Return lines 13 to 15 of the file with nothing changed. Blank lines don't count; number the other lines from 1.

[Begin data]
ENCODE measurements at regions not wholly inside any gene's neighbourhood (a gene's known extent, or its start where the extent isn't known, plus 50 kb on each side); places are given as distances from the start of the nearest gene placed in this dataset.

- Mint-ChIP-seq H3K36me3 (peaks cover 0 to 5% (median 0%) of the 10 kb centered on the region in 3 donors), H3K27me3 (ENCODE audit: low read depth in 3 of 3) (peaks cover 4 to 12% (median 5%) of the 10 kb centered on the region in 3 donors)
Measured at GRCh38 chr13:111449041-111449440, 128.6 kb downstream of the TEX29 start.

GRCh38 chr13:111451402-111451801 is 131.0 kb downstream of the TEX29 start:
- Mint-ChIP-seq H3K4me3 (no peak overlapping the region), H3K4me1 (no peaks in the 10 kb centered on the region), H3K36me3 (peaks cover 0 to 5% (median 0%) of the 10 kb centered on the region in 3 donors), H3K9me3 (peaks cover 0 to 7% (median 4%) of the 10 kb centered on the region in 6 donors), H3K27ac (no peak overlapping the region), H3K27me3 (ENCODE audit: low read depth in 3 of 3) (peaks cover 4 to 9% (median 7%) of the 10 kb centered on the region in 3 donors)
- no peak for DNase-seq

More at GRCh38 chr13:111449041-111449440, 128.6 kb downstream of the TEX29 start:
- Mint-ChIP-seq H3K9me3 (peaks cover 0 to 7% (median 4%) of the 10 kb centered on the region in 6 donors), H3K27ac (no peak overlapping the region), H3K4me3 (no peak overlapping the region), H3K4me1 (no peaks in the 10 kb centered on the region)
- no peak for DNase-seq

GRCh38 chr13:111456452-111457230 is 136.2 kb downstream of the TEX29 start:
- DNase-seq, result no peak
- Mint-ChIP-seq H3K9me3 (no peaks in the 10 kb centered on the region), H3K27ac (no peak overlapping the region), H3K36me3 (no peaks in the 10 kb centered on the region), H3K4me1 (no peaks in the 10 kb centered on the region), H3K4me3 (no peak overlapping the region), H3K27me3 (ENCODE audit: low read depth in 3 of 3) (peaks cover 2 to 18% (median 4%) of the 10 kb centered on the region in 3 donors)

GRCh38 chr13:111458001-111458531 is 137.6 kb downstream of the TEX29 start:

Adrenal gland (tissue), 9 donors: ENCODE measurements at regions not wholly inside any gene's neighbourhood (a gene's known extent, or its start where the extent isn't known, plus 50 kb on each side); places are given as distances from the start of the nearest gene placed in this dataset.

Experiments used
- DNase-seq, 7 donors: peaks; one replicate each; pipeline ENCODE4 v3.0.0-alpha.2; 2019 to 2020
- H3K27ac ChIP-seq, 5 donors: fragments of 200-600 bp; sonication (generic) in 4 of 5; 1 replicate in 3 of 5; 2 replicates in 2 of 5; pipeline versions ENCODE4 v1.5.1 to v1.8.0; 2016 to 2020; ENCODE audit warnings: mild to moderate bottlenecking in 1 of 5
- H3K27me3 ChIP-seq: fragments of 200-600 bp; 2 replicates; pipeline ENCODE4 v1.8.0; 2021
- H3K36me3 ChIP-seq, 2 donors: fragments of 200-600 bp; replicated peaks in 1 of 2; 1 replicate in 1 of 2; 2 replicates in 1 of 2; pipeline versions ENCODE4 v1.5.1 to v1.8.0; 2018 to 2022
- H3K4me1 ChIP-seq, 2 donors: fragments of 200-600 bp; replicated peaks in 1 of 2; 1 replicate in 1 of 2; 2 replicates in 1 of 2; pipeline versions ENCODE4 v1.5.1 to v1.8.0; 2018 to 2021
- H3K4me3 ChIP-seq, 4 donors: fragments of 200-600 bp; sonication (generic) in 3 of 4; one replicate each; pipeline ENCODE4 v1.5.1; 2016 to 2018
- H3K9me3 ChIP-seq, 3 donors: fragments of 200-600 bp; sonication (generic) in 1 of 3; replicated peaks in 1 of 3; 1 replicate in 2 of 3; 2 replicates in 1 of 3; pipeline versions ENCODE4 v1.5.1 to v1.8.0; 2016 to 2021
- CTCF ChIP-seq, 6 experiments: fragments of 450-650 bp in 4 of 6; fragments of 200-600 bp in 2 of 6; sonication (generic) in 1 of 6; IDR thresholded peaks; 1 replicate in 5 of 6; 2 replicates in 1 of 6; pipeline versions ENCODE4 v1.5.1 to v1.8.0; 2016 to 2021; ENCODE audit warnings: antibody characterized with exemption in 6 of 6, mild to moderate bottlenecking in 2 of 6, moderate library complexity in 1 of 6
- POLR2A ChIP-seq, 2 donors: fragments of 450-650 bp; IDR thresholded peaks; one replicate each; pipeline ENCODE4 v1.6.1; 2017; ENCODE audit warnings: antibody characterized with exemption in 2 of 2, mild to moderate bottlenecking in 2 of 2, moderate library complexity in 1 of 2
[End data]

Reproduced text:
GRCh38 chr13:111458001-111458531 is 137.6 kb downstream of the TEX29 start:

Adrenal gland (tissue), 9 donors: ENCODE measurements at regions not wholly inside any gene's neighbourhood (a gene's known extent, or its start where the extent isn't known, plus 50 kb on each side); places are given as distances from the start of the nearest gene placed in this dataset.

Experiments used